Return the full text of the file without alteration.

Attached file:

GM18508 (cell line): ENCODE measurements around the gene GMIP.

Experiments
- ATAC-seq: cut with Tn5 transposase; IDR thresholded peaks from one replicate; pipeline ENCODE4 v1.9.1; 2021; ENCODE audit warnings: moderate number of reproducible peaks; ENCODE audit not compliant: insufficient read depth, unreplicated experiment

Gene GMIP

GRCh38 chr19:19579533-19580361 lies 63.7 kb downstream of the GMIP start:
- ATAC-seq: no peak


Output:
GM18508 (cell line): ENCODE measurements around the gene GMIP.

Experiments
- ATAC-seq: cut with Tn5 transposase; IDR thresholded peaks from one replicate; pipeline ENCODE4 v1.9.1; 2021; ENCODE audit warnings: moderate number of reproducible peaks; ENCODE audit not compliant: insufficient read depth, unreplicated experiment

Gene GMIP

GRCh38 chr19:19579533-19580361 lies 63.7 kb downstream of the GMIP start:
- ATAC-seq: no peak